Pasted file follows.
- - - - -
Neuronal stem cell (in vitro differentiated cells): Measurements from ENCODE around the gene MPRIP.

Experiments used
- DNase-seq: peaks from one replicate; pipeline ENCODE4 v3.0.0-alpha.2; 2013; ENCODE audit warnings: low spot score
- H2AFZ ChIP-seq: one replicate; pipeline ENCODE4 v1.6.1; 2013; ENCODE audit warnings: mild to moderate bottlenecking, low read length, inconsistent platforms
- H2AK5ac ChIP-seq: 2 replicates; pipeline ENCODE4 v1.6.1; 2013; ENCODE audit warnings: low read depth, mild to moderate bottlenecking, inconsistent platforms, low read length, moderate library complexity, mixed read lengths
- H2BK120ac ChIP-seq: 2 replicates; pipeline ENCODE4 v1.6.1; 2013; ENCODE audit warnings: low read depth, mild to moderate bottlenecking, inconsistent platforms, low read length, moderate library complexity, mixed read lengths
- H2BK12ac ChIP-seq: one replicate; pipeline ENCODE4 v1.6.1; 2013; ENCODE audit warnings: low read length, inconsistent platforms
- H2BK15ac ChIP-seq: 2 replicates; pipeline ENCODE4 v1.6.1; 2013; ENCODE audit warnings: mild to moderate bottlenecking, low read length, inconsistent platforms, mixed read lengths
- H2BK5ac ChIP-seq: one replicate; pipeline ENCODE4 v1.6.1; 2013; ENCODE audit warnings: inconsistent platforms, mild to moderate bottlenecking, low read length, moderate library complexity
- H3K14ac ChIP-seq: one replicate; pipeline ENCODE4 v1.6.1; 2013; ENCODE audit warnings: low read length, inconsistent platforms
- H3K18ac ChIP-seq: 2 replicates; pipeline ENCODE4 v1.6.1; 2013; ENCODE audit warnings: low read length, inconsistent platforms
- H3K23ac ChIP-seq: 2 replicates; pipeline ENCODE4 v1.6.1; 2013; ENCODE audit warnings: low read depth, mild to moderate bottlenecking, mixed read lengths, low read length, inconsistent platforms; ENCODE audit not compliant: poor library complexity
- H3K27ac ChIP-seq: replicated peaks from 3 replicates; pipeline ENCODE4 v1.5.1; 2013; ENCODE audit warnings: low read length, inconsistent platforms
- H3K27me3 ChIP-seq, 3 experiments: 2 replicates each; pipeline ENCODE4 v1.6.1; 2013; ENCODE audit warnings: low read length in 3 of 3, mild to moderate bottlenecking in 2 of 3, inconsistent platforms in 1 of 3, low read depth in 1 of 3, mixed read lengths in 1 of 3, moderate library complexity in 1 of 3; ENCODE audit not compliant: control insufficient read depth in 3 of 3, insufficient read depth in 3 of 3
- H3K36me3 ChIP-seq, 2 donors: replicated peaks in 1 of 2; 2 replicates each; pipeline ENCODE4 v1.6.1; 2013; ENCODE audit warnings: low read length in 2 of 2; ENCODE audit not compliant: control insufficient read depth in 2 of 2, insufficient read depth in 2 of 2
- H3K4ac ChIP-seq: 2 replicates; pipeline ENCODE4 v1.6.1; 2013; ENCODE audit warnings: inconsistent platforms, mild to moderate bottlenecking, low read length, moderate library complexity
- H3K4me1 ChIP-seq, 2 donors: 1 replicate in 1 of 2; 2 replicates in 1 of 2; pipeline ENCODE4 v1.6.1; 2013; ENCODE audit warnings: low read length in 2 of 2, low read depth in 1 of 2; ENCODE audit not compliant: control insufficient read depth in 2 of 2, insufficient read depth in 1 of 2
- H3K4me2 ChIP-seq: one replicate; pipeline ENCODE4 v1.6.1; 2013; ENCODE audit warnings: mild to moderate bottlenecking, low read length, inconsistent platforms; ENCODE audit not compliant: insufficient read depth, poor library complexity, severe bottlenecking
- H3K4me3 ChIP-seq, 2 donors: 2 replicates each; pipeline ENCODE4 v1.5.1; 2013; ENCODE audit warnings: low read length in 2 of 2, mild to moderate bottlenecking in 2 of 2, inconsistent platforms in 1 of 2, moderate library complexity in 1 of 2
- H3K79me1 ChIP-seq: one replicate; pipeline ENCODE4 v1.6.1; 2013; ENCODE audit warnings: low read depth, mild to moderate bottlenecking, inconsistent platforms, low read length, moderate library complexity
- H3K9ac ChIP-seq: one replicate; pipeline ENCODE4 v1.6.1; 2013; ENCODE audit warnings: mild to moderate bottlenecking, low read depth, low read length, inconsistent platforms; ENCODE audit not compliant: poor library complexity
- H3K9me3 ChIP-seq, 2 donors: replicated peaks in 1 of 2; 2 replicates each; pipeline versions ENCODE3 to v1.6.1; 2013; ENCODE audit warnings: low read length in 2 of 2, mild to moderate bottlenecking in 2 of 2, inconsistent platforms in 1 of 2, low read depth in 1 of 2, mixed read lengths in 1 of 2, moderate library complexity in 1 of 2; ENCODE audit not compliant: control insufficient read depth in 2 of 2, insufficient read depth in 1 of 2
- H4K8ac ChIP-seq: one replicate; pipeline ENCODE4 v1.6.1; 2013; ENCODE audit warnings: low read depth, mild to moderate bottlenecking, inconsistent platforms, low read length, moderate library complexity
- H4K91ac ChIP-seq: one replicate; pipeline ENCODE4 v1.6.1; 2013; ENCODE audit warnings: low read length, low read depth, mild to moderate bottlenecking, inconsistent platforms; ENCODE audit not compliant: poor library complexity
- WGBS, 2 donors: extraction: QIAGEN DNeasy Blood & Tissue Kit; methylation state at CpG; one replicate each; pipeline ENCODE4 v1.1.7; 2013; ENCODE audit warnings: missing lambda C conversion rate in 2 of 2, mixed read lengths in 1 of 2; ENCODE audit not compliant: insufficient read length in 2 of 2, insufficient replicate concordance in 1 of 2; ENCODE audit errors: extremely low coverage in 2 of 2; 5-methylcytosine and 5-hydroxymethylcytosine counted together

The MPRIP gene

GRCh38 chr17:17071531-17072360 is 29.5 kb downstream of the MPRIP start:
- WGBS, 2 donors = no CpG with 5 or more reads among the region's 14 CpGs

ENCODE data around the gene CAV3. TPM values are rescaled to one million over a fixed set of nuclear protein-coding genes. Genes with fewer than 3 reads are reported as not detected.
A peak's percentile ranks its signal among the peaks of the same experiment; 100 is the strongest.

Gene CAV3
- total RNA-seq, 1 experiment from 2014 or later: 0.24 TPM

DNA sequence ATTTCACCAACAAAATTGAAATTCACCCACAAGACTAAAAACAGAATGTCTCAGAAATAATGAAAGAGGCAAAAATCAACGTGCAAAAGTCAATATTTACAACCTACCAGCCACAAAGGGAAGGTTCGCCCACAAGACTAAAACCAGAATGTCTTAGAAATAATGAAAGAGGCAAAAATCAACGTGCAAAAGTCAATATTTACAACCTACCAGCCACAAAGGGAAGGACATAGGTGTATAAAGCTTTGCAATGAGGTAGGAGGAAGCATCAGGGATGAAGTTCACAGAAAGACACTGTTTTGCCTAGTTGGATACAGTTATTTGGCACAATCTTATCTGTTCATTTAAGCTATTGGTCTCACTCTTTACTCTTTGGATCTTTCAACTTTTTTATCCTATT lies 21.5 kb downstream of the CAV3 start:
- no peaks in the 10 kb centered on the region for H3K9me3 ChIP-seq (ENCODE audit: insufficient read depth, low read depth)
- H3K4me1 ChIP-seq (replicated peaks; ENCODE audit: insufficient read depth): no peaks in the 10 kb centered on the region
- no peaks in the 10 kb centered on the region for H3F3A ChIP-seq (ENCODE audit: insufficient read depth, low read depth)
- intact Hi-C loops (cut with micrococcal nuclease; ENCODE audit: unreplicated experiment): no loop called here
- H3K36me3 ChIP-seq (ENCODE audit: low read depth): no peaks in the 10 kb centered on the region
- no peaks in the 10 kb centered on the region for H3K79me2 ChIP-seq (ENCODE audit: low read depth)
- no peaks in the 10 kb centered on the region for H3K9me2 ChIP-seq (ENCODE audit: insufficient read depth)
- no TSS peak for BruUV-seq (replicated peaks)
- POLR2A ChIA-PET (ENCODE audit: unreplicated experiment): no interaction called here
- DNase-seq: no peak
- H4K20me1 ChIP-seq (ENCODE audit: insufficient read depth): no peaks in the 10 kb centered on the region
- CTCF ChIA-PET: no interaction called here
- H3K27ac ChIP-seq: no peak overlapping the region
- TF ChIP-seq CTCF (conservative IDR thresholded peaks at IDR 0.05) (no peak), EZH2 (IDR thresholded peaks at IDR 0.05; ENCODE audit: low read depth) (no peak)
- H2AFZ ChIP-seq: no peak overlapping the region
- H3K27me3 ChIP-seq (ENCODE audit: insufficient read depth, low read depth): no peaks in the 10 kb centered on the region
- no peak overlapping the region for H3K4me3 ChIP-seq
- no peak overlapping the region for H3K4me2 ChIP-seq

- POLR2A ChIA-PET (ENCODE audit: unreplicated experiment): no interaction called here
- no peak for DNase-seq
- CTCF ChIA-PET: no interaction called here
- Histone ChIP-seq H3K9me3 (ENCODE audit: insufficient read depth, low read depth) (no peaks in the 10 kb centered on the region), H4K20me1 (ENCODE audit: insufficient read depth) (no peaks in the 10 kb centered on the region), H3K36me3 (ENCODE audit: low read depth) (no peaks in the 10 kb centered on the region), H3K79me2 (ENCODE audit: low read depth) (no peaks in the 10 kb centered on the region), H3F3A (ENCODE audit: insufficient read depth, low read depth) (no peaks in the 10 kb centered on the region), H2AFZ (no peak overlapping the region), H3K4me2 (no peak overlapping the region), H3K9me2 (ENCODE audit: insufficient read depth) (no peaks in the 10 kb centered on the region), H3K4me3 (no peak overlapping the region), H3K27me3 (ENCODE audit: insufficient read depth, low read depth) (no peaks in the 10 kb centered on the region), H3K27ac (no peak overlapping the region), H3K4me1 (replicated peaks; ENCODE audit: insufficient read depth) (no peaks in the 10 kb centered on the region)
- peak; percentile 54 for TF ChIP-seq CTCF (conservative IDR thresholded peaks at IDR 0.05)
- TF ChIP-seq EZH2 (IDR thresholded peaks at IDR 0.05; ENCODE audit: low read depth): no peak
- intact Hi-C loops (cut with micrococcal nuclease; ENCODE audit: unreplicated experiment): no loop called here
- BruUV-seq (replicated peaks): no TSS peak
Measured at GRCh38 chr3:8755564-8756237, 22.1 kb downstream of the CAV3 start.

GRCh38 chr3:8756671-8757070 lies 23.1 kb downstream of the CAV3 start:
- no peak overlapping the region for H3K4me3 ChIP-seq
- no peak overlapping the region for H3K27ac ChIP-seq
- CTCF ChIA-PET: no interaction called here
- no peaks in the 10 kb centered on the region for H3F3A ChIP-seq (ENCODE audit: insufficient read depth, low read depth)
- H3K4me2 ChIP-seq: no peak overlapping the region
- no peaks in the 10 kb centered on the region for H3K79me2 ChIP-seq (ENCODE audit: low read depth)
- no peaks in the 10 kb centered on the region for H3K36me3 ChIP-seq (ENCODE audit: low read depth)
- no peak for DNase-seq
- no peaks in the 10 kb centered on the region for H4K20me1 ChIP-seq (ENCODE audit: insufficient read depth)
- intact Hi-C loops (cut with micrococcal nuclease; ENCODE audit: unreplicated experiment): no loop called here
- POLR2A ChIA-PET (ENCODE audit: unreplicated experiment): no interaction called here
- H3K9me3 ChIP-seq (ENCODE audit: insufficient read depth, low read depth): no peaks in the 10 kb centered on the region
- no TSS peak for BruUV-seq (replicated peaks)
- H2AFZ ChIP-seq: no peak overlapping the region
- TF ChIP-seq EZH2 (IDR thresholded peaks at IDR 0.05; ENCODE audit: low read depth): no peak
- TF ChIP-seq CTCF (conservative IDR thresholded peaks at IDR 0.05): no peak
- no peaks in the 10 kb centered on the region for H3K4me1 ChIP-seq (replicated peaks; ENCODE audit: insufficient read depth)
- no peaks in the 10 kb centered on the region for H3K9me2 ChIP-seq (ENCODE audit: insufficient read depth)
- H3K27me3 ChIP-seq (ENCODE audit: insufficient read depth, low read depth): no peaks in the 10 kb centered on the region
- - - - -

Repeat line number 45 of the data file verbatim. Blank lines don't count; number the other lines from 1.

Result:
- CTCF ChIA-PET: no interaction called here